Yutaka Abe

Yutaka Abe (阿部 豊, Abe Yutaka, February 2, 1895 in Yamoto, Miyagi – January 3, 1977 in Kyoto) was a Japanese film director and actor. He went to America along with a younger brother to visit an uncle living in Los Angeles. There he enrolled in an acting school and upon hearing that Thomas H. Ince was looking for Japanese extras to work in his studios he applied and was accepted in 1914.[1][2] He appeared in such films as The Wrath of the Gods[2] and The Cheat with Sessue Hayakawa. He was often billed as "Jack Abbe" or "Jack Yutake Abbe."[2] He returned to Japan in 1925, finding work at the Nikkatsu studio, and soon made his debut as a director.[1] Among his early works was the 1926 silent film The Woman Who Touched the Legs (Ashi ni sawatta onna), a comedy about a writer and a woman thief. This film, along with most of Abe's early work, is now lost.[3] Before and during World War II, Abe directed a number of nationalistic propaganda films including Moyuru ōzora (Flaming Sky) and Ano hata o ute (Fire on That Flag).

Yutaka Abe
Yutaka Abe.jpg
As seen in The Golden Chance (1915)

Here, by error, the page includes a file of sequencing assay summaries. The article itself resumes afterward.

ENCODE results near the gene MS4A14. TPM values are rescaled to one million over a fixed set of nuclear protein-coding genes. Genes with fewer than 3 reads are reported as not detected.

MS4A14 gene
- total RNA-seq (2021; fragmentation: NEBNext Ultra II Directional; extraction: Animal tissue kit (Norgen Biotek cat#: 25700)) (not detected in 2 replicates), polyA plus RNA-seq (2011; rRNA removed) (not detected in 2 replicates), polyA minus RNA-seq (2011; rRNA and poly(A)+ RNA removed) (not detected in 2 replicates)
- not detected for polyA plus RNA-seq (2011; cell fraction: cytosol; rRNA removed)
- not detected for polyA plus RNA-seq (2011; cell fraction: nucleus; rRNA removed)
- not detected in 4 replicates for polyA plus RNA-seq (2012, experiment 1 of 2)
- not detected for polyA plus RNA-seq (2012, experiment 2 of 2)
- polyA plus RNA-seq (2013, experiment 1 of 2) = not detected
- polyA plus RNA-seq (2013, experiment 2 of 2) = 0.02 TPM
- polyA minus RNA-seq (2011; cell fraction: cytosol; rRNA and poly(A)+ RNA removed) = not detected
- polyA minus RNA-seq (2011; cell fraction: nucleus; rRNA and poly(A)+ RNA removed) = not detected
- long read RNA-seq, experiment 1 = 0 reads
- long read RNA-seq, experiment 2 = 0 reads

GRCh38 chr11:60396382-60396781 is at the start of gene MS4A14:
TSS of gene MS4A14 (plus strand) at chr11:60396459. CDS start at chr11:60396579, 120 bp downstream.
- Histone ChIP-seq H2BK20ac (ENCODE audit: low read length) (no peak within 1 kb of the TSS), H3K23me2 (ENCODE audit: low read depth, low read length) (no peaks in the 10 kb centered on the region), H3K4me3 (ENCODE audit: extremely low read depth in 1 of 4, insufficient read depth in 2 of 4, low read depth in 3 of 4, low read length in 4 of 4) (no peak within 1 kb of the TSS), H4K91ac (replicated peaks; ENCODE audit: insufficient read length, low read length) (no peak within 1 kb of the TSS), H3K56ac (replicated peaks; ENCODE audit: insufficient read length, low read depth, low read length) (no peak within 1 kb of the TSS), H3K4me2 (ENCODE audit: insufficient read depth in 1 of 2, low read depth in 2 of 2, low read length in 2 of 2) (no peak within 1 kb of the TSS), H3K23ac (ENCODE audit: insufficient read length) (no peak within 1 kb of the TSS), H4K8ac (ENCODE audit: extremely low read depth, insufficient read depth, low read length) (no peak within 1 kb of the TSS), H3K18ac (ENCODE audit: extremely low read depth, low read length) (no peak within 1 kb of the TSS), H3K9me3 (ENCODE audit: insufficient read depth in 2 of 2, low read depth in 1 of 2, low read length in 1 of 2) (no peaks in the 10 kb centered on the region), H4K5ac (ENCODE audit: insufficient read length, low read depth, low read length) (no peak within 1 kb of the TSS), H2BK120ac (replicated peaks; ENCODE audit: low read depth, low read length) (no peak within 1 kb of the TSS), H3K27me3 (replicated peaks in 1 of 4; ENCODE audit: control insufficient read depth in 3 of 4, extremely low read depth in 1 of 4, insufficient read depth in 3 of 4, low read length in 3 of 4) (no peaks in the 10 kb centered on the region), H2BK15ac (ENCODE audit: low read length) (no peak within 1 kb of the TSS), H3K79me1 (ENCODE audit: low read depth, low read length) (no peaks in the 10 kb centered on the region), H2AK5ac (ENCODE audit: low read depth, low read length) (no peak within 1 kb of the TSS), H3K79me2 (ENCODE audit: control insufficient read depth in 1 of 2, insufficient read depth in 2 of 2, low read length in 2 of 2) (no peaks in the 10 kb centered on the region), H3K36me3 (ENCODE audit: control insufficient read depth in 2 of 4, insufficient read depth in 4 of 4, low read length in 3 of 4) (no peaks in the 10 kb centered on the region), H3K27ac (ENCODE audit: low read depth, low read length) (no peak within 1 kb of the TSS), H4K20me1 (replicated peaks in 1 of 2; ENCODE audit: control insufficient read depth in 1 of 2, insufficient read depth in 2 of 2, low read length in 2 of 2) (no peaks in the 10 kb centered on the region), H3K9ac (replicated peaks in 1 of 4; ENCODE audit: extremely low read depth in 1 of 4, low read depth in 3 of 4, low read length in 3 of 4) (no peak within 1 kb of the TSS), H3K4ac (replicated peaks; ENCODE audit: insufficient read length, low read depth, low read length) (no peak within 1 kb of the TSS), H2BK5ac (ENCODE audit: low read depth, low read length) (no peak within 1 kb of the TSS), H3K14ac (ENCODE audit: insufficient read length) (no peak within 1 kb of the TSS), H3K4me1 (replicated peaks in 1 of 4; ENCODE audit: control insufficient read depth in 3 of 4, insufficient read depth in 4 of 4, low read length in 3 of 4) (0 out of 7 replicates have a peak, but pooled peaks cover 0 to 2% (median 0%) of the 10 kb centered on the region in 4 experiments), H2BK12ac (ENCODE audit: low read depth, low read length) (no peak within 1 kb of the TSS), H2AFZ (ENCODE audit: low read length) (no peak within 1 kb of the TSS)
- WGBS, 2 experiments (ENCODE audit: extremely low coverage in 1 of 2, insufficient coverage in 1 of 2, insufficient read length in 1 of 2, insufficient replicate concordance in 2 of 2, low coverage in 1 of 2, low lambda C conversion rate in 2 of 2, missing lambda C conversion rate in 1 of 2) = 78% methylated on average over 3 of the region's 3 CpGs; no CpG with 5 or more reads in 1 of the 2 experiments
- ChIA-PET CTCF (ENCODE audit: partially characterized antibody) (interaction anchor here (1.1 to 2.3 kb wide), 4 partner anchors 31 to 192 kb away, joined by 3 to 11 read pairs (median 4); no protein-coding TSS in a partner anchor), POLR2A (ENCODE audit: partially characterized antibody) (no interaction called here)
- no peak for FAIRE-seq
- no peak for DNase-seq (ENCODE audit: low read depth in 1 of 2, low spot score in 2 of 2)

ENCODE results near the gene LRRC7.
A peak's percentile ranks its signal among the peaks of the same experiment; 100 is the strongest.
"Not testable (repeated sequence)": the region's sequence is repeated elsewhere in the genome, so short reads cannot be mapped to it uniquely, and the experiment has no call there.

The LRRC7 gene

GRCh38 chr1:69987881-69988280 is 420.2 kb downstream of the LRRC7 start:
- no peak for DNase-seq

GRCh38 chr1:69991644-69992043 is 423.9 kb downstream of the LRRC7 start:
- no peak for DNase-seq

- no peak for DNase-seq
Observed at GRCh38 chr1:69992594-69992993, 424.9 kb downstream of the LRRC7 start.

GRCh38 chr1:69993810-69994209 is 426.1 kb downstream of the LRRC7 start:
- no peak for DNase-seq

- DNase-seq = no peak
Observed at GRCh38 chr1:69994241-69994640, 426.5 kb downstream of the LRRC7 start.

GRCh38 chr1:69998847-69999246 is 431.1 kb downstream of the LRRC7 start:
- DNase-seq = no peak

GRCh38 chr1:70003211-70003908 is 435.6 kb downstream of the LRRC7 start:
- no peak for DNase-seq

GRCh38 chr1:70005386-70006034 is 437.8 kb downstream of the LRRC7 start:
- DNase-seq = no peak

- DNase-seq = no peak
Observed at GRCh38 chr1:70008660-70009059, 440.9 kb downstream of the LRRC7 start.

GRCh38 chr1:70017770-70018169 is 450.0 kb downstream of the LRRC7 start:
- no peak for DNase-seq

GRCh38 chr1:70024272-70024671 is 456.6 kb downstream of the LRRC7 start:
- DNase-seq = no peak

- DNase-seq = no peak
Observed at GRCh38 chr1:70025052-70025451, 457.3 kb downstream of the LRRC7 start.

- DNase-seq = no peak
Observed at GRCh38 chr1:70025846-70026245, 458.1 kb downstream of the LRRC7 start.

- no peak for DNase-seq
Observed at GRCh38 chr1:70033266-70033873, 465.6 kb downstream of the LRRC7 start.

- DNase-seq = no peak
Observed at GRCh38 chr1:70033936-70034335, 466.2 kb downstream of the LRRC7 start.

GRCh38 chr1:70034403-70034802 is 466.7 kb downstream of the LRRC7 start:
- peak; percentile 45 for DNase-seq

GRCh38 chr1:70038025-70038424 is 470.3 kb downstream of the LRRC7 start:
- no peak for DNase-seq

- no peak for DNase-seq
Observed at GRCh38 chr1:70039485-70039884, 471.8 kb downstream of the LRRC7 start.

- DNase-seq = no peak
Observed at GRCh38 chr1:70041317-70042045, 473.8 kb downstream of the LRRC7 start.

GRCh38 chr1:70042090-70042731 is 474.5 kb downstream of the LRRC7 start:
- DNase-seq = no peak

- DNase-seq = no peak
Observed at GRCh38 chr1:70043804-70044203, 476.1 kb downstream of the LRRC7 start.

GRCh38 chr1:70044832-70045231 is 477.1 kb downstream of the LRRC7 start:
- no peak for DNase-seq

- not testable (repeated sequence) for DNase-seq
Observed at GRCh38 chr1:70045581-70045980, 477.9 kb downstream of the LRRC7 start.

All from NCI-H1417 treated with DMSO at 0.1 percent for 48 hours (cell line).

BornFebruary 2, 1895
DiedJanuary 3, 1977(1977-01-03) (aged 81)
Kyoto, Japan
Film director
Years active1915–

After the war, he directed the 1950 film adaptation of Jun'ichirō Tanizaki's The Makioka Sisters, a film which brought him commercial success.[3] His later films include the 1959 satirical comedy Season of Affairs (Uwaki no kisetsu).[3]




  • A Mermaid On Land (Riku no ningyo) (1926)
  • The Woman Who Touched the Legs (1926)
  • Five Women Around Him (Kare o meguru gonin no onna) (1927)
  • Children of the Sun (Taiyō no ko) (1938)
  • Moyuru ōzora (燃ゆる大空) (1940)
  • Ano hata o ute (あの旗を撃て−コレヒドールの最後) (1944)
  • The Makioka Sisters (1950)
  • Koibito no iru machi (1953)
  • Battleship Yamato (Senkan Yamato) (1953)
  • Hanran: Ni-ni-roku jiken (1954)
  • Nihon yaburezu (Japan Undefeated) (1954)
  • Season of Affairs (Uwaki no kisetsu) (1959)


  1. ^ a b "Abe Yutaka". Nihon jinmei daijiten (in Japanese). Kōdansha. Retrieved 26 November 2010.
  2. ^ a b c d Joanne Bernardi (1 January 2001). "Notes". Writing in Light: The Silent Scenario and the Japanese Pure Film Movement. Wayne State University Press. p. 316. ISBN 9780814340097. Retrieved 14 May 2014.
  3. ^ a b c Jacoby, Alexander (2008). A Critical Handbook of Japanese Film Directors. Berkeley: Stone Bridge Press. p. 3. ISBN 978-1-933330-53-2.

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